Several different agencies collect, analyze, and report data on estimates of eye diseases and conditions. This page highlights work to gather and report eye health data and statistics led by the U.S. Department of Health and Human Services (HHS), the Centers for Disease Control and Prevention (CDC), and the U.S. Census Bureau.
Please keep in mind that data are reported as estimates. Estimates may show a higher or lower number of eye disease cases than what is present in a population due to how researchers collected the data and how many people provided information.
U.S. Department of Health and Human Services
HHS leads Healthy People 2030, a national public health initiative, and NEI leads the Healthy People 2030 Vision Workgroup.
- Through Healthy People 2030, HHS and NEI set and track data-driven objectives, including those focused on eye health and vision loss
- The Vision Workgroup provides data on progress toward Healthy People 2030’s objectives
Centers for Disease Control and Prevention
Public health surveillance is central to CDC’s mission. As part of this mission, CDC, an agency within HHS, collects, analyzes, and shares data on eye health, eye diseases, and vision loss.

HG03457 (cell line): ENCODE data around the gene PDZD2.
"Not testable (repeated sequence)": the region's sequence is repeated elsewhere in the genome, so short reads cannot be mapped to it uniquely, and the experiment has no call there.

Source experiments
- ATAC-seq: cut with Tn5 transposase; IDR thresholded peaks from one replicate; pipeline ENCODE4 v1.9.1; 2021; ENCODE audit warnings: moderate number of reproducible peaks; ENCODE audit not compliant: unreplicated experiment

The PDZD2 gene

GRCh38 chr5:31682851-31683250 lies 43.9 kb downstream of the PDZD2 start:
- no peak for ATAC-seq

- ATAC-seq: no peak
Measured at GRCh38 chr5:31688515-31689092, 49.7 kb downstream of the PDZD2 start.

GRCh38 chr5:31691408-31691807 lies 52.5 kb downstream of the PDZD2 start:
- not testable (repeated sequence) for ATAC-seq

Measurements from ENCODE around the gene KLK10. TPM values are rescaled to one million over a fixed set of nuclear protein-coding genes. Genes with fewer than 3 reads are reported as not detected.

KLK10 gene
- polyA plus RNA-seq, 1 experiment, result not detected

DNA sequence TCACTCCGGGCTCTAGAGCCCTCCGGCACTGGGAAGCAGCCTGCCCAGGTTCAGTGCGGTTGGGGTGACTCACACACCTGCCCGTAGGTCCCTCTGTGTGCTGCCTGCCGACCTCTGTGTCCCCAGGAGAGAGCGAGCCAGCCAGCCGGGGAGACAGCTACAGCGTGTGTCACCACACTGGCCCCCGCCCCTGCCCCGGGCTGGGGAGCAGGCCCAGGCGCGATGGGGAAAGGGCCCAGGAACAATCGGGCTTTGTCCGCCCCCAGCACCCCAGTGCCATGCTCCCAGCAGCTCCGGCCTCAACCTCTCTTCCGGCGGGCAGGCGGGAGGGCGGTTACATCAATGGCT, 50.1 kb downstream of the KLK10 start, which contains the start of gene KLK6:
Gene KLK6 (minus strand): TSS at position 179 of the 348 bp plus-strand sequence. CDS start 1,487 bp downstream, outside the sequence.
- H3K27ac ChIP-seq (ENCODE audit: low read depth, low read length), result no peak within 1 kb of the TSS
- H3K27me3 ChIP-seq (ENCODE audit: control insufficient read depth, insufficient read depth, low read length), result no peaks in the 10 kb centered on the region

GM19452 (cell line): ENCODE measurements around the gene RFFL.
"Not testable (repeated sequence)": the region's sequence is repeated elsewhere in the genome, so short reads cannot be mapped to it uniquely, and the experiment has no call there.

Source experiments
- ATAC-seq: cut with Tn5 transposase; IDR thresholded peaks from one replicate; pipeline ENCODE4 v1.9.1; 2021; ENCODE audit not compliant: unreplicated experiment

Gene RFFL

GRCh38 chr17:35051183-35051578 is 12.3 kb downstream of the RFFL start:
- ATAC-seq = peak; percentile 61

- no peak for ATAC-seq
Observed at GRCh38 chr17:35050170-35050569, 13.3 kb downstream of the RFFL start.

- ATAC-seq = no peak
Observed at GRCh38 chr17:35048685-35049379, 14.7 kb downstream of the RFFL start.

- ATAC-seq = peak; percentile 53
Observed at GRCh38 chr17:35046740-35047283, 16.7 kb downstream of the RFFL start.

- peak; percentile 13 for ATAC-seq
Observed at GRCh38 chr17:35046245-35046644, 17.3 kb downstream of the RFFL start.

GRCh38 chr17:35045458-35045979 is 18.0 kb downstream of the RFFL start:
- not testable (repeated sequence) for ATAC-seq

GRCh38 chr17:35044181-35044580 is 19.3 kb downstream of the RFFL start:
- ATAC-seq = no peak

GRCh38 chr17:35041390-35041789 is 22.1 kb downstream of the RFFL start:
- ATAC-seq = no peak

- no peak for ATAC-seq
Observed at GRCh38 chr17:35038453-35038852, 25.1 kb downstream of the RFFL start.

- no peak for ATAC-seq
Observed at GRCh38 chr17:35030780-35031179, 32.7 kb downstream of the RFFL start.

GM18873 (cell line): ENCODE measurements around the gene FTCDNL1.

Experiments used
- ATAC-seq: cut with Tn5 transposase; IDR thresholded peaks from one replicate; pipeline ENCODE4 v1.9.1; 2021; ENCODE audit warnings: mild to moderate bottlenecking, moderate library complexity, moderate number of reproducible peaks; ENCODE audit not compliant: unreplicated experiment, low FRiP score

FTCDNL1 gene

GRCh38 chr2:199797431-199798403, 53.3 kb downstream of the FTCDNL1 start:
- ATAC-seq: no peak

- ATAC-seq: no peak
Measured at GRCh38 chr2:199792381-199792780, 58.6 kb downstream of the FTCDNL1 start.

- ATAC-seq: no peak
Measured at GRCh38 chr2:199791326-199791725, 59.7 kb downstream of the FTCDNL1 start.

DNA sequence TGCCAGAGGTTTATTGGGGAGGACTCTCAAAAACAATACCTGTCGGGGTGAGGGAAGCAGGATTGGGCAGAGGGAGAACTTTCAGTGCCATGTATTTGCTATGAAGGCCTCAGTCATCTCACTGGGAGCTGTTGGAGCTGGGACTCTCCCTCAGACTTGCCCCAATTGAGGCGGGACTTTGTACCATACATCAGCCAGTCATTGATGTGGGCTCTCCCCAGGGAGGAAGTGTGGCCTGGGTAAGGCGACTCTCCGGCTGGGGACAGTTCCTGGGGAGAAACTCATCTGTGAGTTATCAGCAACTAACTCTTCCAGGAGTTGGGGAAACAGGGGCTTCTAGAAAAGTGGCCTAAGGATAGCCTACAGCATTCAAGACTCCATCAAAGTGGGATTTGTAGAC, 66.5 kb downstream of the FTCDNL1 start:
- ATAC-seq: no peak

- CDC’s Vision and Eye Health Data Portal provides detailed datasets on eye health and vision loss
- The National Vision and Eye Health Surveillance System (VEHSS) shares data estimates on vision loss and blindness in the United States
- If you have questions about VEHSS, email Elizabeth Lundeen, Ph.D., M.P.H., M.N.S.P., senior scientist in CDC’s Division of Diabetes Translation
- CDC also provides information on low vision and blindness in urban and rural populations
U.S. Census Bureau
The Census Bureau falls within the U.S. Department of Commerce, which is the leading source of data about the nation’s people and the economy.
- The Census Bureau’s American Community Survey (ACS) asks about vision difficulties or trouble seeing
- The Census Bureau uses the information from the ACS to publish data on how many people have various disabilities, including vision difficulties
- You can ask questions about the data on the Census Bureau’s website
See our eye disease infographics
By 2050, we expect the number of people with visual impairment or blindness to double. Our infographics help illustrate trends in eye disease prevalence and steps people can take to prevent eye conditions and diseases.